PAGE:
9 Main factors which determine the optimum span of Management in Organisations

Factors, which determine the optimum span, may be stated as follows:

1. Ability of Executives:

The supervisory ability of executives is composed of the capacity to comprehend problems quickly, to get along well with people and to command respect and loyalty from subordinates. In addition, the communicative skill, decision making, leadership ability and controlling power are important determinants of the supervisory ability.

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Accordingly, executives differ from one another in their ability to supervise others. When the ability is high, a large number of subordinates can be supervised. In contrast, the poor ability results in limiting the span of supervision.

2. Capacity of Subordinates:

Efficient and trained subordinates can discharge their duties satisfactorily without much help and direction from the superior. In such a case, the span may be larger because a superior will be required to devote less time in managing them. Similarly, changes in subordinates make a span narrower.

3. Nature of Work:

When the work involves routine and repeated efforts or where the executive manages similar functions, the executive becomes well versed with jobs and can handle a larger number of subordinates. On the contrary, activities and functions, with a degree of variability and probably of more complex nature, increase interrelationships and consume more time of the executive to dispose them off. This type of case warrants a fewer number of persons to be handled by the supervisor.

4. Time required to be spent on Supervision:

Every manager spends part of his time in contacting/attending persons, in doing administrative job of planning and policy making and looking after some other processes. These functions are not directly related to the guidance of the subordinates. Hence, the span to a great extent varies on the availability of time for supervision.

5. Delegation of Authority:

Ambiguous or inadequate authority delegation consumes disproportionate time of the manager in counselling and guidance of the subordinates. Where subordinates are delegated with a clearly defined authority, sufficient to carry out the assigned duties provided they are trained enough, they would, considerably, reduce the time and attention of the senior, thus helping to increase the span of the executive.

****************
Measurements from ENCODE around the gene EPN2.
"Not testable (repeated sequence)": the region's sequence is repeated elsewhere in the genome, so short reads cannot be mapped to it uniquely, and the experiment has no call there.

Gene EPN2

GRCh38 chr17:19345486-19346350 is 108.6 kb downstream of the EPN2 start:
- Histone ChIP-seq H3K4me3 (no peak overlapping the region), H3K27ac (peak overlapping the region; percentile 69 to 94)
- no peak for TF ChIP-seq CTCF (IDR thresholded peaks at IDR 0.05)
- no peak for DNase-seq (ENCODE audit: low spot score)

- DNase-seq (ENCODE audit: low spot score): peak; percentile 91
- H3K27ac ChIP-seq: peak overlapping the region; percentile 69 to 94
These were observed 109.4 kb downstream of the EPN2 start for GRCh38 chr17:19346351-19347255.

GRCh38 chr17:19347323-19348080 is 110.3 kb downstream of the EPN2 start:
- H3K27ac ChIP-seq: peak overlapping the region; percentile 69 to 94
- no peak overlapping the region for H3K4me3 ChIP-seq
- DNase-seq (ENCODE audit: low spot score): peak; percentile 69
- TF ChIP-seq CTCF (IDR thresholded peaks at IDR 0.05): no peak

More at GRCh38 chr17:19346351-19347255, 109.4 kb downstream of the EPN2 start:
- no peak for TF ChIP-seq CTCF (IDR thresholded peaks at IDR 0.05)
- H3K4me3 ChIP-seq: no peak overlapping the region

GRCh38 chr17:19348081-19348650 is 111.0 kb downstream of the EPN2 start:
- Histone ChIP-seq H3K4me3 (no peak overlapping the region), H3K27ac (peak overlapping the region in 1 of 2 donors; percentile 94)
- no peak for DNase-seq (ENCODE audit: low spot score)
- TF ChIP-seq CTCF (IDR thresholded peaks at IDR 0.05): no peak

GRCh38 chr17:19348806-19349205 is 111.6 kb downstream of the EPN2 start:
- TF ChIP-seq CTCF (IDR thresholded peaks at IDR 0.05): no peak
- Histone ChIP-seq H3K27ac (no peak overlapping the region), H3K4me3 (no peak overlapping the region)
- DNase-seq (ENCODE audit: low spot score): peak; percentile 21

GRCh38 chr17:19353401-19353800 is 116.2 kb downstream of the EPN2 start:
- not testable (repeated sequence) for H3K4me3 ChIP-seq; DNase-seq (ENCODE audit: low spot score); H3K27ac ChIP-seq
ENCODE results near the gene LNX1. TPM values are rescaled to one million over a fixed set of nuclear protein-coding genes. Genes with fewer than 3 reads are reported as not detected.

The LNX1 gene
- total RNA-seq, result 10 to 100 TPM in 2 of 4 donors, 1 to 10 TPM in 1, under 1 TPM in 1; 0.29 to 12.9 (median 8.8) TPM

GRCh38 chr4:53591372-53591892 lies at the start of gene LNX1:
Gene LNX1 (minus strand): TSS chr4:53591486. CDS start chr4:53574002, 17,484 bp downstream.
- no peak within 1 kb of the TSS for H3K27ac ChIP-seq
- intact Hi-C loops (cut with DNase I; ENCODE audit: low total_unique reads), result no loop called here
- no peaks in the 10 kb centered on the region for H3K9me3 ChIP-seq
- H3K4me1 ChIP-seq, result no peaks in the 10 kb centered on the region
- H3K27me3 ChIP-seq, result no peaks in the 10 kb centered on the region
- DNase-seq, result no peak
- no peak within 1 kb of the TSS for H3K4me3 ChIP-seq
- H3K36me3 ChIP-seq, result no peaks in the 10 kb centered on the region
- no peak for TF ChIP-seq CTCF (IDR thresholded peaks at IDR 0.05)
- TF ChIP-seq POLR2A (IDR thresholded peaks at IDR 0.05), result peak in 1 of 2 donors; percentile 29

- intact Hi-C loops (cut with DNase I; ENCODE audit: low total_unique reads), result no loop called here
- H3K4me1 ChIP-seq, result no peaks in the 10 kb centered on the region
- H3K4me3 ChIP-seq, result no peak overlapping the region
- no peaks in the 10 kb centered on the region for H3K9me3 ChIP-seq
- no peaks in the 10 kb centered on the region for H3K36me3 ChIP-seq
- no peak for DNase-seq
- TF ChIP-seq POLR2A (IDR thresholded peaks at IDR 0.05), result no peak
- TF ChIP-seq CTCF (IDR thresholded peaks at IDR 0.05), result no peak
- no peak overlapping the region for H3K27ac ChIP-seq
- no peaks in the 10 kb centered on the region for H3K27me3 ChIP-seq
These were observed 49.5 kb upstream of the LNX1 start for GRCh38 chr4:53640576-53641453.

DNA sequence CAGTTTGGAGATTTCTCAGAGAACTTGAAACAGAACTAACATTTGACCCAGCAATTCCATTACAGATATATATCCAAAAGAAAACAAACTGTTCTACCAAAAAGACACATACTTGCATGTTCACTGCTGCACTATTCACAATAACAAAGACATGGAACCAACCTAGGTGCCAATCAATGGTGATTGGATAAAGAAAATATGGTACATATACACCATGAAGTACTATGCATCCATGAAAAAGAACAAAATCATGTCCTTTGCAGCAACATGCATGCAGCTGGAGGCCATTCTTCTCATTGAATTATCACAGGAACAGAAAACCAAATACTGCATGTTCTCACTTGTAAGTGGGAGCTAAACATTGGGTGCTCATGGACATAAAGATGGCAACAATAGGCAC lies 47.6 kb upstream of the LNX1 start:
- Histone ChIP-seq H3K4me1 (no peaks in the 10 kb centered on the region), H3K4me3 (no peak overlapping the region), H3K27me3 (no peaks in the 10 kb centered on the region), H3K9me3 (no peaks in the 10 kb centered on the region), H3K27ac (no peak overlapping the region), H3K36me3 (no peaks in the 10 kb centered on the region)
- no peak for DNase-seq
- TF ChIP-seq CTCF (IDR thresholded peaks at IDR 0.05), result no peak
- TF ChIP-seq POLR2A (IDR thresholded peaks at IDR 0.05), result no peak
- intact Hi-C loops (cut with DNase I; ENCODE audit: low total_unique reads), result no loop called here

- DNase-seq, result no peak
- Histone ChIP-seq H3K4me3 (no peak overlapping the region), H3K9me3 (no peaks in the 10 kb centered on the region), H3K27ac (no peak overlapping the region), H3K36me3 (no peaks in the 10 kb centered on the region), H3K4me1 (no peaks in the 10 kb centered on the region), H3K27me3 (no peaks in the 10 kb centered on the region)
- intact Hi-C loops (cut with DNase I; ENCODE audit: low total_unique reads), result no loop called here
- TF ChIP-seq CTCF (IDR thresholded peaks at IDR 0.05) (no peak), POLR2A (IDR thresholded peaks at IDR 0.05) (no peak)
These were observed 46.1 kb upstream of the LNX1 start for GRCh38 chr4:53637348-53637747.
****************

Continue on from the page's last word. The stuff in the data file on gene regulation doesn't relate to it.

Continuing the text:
6. Degree of Decentralization:

An executive operating under decentralized set up is relieved of much of the burden of making programmed decisions and can afford to supervise relatively a larger number of subordinates.

7. Use of Objective Standards:

Reviewing the performance of subordinates can either be done by personal observation or through the use of objective standards. In the latter case, a manager is saved of many time-consuming relationships and can concentrate on points of strategic importance, thus widening his span of supervision.

8. Territorial Continuity of Functions Supervised:

Where functions are geographically separated, supervision of components and personnel becomes more difficult and time consuming. The manager must spend considerable time in visiting the separate units and make use of more time- consuming formal means of communication. Geographic continuity of functions supervised by the manager, therefore, operates to reduce his span of control.

9. Availability of Staff Assistance:

When an organization is equipped with staff services, subordinates, as a result, gain much of their guidance on methods, schedules and personnel problems from staff experts and, thus, require fewer contacts with line managers. The manager normally gets involved when the staff fails to run the show. Thus, the provision of staff assistance helps the executives to supervise a large number of subordinates.

Allen has suggested consideration of following points to determine spans:

1. Diversity

2. Dispersion

3. Complexity

4. Volume

5. Attitude towards delegation

Additional factors, which determine span in an organization, can be listed as follows:

1. Training of the manager

2. Capacity and the mind-set of the subordinates

3. Dynamic and complex nature of activities

4. The degree to which objective standards are established

5. The extent of delegation and the clarity of delegation

6. Existence of a good communication system

7. Degree of decentralization

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